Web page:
Improve service—Here the metric is more difficult to define. It’s usually some percentage of improvement in client satisfaction or a reduction in the frequency or type of client complaints.

These criteria are often recognized by the name “IRACIS.”

The best choice for success criteria is to state clearly the bottom-line impact of the project. This is expressed in terms such as increased margins, higher net revenues, reduced turnaround time, improved productivity, a reduced cost of manufacturing or sales, and so on. This is the criteria on which the SMT will approve the project for further consideration and funding.

The SMT should look at the project’s success criteria and assign business value to the project. In the absence of other criteria, this will be the basis for the decision about whether to commit resources to complete the detailed plan or not.


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Assumptions, Risks, and Obstacles

The fifth and final section of the POS identifies any factors that can affect the outcome of the project and that should gain your attention as a member of the SMT. These factors can affect deliverables, the realization of the success criteria, the ability of the project team to complete the project as planned, and any other environmental or organizational conditions that are relevant to the project. The proposer wants to share anything that can go wrong and that the SMT might be able to favorably impact.

The project manager uses the assumptions, risks, and obstacles section to alert the SMT to any factors that may interfere with the project work or compromise the contribution that the project can make to the organization. The SMT may be able to neutralize the impact of these factors. Conversely, the project manager should include in the project plan whatever contingencies can help reduce the probable impact and its effect on project success.

Do not assume that everyone knows what the risks and perils to the project will be. Planning is a process of discovery about the project itself as well as any hidden perils that may cause embarrassment for the team. Document them and discuss them.

Attachments

Even though I strongly recommend a one-page POS, some business processes call for a longer document. As part of their initial approval of the resources to do detailed project planning, the SMT may want some measure of the economic value of the proposed project. They recognize that many of the estimates are little more than an order-of-magnitude guess, but they will nevertheless ask for this information. I have seen the following two types of analyses requested frequently:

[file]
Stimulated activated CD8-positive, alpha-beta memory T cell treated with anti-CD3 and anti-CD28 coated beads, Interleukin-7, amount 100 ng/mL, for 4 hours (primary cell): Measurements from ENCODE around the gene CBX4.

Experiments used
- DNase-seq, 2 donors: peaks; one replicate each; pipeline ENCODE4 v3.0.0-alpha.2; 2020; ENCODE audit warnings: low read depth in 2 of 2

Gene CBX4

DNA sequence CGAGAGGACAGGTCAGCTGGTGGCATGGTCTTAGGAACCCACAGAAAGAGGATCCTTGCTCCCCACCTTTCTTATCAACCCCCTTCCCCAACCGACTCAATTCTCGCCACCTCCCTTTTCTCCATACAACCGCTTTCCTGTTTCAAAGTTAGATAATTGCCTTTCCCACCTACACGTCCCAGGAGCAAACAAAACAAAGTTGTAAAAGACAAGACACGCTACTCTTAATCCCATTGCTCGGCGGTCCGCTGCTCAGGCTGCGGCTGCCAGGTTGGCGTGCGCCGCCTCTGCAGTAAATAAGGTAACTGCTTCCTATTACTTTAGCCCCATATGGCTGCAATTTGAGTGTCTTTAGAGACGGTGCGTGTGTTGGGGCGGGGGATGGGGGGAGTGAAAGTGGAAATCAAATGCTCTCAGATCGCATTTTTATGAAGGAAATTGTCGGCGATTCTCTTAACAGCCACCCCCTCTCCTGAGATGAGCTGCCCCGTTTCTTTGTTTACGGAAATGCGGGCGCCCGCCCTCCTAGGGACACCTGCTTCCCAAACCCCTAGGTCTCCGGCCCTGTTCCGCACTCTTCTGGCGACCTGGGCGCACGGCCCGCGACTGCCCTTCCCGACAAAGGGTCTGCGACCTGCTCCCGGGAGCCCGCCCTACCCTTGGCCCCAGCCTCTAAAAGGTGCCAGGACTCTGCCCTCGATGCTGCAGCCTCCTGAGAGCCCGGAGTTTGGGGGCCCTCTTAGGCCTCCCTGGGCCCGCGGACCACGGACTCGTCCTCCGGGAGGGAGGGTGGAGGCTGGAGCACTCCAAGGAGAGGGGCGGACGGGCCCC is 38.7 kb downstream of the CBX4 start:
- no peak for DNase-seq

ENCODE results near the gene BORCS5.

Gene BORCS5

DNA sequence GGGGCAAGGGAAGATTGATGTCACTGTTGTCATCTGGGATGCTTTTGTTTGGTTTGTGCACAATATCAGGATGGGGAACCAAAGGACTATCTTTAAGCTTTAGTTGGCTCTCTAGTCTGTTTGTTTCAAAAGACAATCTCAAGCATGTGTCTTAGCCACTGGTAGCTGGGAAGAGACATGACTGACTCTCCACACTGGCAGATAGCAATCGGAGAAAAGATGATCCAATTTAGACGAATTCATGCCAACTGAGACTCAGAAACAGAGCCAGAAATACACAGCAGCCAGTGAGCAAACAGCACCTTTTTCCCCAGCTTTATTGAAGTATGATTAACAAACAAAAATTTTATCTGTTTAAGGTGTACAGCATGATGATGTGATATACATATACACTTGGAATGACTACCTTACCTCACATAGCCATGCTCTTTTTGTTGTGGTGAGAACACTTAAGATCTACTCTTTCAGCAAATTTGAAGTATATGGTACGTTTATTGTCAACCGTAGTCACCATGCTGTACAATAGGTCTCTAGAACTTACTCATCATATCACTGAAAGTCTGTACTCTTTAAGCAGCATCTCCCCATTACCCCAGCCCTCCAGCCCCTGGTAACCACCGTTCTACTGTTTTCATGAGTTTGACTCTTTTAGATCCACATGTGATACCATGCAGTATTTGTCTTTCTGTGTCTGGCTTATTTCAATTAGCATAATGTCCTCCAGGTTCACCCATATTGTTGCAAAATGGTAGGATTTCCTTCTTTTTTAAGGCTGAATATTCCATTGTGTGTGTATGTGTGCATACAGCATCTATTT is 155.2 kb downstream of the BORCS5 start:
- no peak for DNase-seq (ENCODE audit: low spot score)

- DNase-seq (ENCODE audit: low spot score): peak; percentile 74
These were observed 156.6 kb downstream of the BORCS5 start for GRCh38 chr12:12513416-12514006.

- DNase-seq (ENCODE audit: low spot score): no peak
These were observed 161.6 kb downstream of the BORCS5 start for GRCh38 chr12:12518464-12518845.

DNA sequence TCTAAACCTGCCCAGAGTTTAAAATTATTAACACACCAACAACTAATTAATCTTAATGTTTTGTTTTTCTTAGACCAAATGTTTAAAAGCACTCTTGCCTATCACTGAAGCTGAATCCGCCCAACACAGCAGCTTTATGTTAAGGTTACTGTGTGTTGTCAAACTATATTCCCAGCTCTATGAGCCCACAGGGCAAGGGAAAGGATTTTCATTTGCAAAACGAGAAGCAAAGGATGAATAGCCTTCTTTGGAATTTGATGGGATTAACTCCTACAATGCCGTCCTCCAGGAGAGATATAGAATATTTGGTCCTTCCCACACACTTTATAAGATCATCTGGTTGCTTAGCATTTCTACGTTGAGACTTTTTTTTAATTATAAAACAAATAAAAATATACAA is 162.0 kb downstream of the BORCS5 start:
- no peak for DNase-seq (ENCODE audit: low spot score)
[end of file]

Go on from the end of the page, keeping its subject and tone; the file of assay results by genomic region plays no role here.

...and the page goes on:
• Risk analysis
  • Financial analysis

The following sections briefly discuss these analysis types.

Risk Analysis

In my experience, risk analysis is the most frequently used attachment to the POS. In some cases, this analysis is a very cursory treatment. In others, it is a mathematically rigorous exercise. Many business-decision models depend on quantifying risks, the expected loss if the risk materializes, and the probability that the risk will occur. All of these are quantified, and the resulting analysis guides management in its project-approval decisions.

In high-technology industries, risk analysis is becoming the rule rather than the exception. Formal procedures are established as part of the initial definition of a project and continue throughout the life of the project. These analyses typically contain the identification of risk factors, the likelihood of their occurrence, the damage they will cause, and containment actions to reduce their likelihood or their potential damage. The cost of the containment program is compared with the expected loss as a basis for deciding which containment strategies to put in place.

Financial Analyses

Some organizations require a preliminary financial analysis of the project before granting approval to perform the detailed planning. Although such analyses are very rough because not enough information is known about the project at this time, they will offer a tripwire for project-planning approval. In some instances, they also offer criteria for prioritizing all of the POS documents that senior management will be reviewing. At one time, IBM required a cursory financial analysis from the PM as part of the POS submission. Following are brief descriptions of the types of financial analyses you may be asked to provide.